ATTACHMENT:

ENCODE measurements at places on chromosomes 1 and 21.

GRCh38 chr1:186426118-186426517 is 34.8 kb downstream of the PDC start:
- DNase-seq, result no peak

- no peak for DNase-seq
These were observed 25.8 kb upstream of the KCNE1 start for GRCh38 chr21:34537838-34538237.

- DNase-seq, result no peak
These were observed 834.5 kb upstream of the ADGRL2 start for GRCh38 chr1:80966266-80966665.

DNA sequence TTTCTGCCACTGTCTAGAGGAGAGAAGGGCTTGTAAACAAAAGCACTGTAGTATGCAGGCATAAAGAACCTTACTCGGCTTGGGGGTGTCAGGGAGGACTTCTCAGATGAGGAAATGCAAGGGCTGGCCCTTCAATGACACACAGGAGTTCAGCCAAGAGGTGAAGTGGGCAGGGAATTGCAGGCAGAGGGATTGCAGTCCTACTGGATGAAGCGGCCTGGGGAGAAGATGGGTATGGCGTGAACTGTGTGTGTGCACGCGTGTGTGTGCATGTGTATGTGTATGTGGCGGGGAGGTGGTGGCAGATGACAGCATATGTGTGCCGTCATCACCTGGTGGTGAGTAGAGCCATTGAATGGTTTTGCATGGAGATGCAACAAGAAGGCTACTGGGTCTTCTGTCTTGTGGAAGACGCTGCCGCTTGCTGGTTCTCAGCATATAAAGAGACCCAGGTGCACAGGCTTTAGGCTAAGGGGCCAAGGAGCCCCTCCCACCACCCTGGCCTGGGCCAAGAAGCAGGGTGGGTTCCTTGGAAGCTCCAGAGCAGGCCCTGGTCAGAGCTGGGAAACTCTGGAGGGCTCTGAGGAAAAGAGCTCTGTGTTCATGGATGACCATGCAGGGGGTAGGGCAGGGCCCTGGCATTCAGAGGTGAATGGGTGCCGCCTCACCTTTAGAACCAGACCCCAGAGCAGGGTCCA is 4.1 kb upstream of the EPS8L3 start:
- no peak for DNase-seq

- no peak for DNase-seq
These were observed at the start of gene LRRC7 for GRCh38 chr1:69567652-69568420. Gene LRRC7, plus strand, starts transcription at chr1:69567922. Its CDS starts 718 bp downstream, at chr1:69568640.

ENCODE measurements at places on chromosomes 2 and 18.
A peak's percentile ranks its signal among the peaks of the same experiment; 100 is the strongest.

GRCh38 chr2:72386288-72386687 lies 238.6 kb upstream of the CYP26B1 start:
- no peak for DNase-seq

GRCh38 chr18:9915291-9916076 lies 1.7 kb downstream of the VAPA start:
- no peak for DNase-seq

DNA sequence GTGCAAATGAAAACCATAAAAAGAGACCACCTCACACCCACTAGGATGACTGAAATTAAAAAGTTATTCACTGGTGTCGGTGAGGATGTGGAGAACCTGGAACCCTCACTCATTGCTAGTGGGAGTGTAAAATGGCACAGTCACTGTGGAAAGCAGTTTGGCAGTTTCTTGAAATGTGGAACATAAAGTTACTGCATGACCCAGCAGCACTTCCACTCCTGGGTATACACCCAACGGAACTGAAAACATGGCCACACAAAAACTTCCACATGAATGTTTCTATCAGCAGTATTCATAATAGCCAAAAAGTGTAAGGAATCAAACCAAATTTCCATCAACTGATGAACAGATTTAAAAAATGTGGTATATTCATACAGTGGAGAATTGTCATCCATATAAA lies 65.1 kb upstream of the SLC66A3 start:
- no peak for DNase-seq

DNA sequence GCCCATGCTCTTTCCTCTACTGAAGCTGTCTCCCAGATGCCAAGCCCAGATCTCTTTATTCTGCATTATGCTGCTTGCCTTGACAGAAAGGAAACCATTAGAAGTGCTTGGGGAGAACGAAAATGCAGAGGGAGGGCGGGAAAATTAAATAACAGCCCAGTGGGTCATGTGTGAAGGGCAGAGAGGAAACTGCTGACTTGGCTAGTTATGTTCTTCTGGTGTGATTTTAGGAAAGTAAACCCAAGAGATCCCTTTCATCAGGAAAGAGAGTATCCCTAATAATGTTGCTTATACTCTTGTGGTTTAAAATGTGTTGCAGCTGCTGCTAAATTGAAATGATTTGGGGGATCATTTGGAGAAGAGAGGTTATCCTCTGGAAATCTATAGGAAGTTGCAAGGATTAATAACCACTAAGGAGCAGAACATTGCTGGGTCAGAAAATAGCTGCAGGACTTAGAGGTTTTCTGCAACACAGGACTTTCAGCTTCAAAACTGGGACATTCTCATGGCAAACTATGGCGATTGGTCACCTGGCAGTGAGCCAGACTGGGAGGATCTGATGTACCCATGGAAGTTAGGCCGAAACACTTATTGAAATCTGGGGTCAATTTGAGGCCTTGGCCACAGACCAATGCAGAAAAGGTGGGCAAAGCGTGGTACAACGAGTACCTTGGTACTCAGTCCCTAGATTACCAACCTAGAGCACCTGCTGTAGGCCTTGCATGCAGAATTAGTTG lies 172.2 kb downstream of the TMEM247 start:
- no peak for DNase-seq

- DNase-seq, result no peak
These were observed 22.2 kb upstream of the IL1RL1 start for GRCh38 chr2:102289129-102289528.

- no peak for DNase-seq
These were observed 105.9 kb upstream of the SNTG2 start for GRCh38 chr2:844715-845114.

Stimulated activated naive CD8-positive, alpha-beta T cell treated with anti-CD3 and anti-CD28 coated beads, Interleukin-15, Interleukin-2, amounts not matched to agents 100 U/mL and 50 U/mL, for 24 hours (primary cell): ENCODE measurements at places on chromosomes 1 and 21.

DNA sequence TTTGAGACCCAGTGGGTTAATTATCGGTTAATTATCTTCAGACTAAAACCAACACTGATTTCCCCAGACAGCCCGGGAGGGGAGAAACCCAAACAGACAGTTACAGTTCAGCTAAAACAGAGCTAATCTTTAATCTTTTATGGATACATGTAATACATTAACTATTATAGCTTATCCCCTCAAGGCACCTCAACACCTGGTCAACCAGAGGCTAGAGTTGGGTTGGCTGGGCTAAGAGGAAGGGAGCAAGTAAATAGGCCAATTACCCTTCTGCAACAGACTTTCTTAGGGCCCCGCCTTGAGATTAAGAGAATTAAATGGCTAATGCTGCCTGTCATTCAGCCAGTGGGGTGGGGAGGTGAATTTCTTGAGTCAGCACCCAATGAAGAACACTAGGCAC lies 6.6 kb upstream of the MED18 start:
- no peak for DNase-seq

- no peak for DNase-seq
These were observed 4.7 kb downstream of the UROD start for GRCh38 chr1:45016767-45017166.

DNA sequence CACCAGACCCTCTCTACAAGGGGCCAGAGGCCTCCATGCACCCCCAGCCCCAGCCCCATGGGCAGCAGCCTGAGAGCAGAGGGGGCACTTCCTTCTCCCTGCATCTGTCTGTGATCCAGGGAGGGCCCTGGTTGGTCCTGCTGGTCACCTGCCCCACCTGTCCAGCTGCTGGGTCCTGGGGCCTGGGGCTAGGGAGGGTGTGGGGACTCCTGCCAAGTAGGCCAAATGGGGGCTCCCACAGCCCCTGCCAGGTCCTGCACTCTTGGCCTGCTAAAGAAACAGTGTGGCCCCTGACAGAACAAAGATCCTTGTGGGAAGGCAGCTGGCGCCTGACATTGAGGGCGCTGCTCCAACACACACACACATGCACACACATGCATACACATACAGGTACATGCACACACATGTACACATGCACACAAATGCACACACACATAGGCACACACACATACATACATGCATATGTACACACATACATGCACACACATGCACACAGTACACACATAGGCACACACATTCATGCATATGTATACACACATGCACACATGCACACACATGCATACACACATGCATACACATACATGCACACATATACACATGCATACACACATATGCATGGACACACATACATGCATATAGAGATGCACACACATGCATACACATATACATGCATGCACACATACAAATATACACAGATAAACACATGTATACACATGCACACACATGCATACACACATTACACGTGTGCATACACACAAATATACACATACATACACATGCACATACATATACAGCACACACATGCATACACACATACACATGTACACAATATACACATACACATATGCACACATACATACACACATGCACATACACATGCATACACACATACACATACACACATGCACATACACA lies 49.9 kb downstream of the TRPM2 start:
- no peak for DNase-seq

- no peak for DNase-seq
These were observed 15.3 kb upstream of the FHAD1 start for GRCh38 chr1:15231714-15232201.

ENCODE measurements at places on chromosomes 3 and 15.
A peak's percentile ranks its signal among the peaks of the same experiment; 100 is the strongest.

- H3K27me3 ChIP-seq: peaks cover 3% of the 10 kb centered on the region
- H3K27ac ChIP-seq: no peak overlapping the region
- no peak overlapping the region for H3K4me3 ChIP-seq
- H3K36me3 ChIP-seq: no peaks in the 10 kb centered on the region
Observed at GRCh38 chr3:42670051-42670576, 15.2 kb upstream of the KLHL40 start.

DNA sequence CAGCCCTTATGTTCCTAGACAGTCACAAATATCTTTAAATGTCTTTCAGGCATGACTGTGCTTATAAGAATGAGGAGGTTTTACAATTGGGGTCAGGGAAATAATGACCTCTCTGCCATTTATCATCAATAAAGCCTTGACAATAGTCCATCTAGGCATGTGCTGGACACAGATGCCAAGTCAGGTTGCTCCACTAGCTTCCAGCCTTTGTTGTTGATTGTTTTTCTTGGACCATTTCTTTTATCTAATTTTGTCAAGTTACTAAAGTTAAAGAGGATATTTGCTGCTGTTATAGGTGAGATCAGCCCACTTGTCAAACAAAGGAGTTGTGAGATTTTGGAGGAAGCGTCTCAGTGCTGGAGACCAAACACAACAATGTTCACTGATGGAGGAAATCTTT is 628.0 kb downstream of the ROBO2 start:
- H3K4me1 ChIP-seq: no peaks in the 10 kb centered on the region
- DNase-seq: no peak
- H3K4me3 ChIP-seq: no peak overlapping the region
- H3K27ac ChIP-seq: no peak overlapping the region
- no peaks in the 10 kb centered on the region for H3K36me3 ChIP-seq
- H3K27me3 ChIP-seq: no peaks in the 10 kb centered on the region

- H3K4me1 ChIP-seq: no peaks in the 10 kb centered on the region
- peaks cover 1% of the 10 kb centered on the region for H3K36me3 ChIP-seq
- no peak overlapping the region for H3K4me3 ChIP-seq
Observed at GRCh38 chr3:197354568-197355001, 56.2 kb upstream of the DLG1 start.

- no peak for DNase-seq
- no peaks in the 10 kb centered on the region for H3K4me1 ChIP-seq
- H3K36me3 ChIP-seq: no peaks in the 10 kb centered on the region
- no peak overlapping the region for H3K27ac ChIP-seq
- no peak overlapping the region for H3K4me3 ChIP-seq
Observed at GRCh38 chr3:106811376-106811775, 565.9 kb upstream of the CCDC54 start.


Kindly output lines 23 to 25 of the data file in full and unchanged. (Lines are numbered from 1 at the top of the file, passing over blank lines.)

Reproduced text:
These were observed 22.2 kb upstream of the IL1RL1 start for GRCh38 chr2:102289129-102289528.

- no peak for DNase-seq
These were observed 105.9 kb upstream of the SNTG2 start for GRCh38 chr2:844715-845114.